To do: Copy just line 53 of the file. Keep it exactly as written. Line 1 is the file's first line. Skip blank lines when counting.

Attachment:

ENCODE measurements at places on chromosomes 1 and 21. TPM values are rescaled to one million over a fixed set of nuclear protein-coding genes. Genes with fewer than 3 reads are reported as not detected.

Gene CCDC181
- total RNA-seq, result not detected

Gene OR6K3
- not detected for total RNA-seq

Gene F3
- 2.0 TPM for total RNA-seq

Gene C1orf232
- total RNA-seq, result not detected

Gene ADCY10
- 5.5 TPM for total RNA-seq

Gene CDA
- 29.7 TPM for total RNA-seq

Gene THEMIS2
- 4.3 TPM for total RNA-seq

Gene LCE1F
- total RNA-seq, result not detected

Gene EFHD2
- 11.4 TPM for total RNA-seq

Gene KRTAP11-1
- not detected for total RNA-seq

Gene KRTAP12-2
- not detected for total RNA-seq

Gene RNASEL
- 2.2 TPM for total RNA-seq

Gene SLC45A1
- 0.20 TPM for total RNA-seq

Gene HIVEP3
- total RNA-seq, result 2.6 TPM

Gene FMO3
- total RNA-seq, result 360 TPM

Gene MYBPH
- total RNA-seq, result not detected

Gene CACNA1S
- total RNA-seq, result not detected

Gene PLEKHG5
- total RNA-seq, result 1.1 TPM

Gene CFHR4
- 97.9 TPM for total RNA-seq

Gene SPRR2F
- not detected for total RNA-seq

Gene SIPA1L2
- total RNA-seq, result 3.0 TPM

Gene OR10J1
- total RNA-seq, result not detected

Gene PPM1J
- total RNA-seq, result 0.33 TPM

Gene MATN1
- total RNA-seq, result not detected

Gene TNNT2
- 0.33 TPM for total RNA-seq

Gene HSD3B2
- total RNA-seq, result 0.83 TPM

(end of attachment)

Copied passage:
- total RNA-seq, result 0.83 TPM